AMD-ATI Merger Bears Stream Processor Fruit
Published: November 14, 2006
by Timothy Prickett Morgan
While the central processing unit, or CPU, gets all the glory because it runs the operating system and is the thing that end users most identify with as they think about hardware, for more than a decade, the most powerful computing engines inside of some computers--and by some measures--have been their graphics processing units, or GPUs. Because of this, people have been trying to make use of GPUs as adjuncts to CPUs to boost their performance on real workloads, not just painting pictures on screens.
Today, at the SuperComputing 2006 show in Tampa, Florida, where all kinds of vendors are showing off their gigaflops and teraflops, Advanced Micro Devices launched the first product in the wake of its acquisition of ATI Technologies, a specialist in graphics processors that has been experimenting with this idea and has created what it thinks is a new kind of product called a stream processor. This product, which turns a GPU into a math co-processor with immense bandwidth and floating point processing capability, was one of the reasons why AMD was so keen on acquiring ATI in the first place.
According to Dinesh Sharma, director of enterprise stream computing at AMD, there is more to creating a stream processor than rebadging a graphics card. Tricking a graphics card's rendering engine into running matrix math takes quite a bit of programming expertise, and this has been one of the factors that has limited the uptake of the idea of a GPU as a co-processor, despite the obvious benefits. But with its "Close to Metal" or CTM approach, which gives applications running on servers the ability to natively address a modified GPU--that's the stream processor--ATI has been able to radically simplify the programming model. Instead of having to hack cluster or workstation applications to talk to a graphics card to load data and do math on it--which is not exactly natural--now developers creating homegrown code as well as those working for commercial supercomputer application providers can use tools that allow them to talk to the stream processor as easily as they do a CPU today.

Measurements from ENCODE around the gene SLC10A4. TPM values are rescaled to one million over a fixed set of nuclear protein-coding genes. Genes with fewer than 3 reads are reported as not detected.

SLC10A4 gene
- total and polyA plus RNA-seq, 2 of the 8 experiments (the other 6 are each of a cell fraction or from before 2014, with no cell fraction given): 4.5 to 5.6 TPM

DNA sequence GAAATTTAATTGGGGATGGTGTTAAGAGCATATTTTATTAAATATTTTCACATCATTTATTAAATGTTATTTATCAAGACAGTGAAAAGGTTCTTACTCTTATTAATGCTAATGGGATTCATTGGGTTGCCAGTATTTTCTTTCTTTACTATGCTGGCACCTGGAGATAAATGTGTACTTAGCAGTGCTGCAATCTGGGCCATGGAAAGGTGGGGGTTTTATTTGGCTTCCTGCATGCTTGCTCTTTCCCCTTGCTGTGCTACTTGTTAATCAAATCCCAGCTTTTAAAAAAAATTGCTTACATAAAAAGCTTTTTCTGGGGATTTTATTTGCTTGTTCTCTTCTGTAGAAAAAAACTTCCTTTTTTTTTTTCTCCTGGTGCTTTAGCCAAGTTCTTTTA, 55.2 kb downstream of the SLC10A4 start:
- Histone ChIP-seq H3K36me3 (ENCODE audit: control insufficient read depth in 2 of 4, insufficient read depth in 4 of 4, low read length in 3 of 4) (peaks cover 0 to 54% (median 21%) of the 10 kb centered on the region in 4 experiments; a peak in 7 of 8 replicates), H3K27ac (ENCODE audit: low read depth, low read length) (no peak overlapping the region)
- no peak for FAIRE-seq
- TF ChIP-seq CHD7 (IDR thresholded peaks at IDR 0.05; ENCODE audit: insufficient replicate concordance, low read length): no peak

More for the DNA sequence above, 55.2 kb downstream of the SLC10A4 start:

"People who a few years ago doubled up in laughter at the suggestion that this was not just possible, but preferable, are now calling me back into their offices to talk about it," says Sharma.
The reason is simple. The stream processor that AMD announced today costs $2,599, and it delivers approximately 360 gigaflops of computing power in a single card that plugs into a PCI-Express x16 graphics slot. (And that is any graphics slot, whether it is an Athlon or Opteron motherboard, or an Intel motherboard. Presumably, any server of any architecture that has PCI-Express slots will be able to use the stream processor eventually.) The GPU has 48 cores and 1 GB of GDDR3 memory.
To put that 360 gigaflops into perspective, at the "Clovertown" launch today, Intel was bragging that 44 of these quad-core Xeon 5300 processors could deliver about 1.8 teraflops of computing power. Which suggests that a single chip (with four cores) can do around 41 gigaflops. You need six Clovertowns--or 24 cores--to do the same work that the AMD stream processor can do. Six top-end Clovertown chips would cost over $7,000 at list price, and would take up at least three pizza boxes in a rack. The stream processor is leaner, and cooler, and cheaper. By AMD's own math, it takes 84 rack servers to deliver 2.4 teraflops of computing power, and a dozen stream processors can do the same floating point work.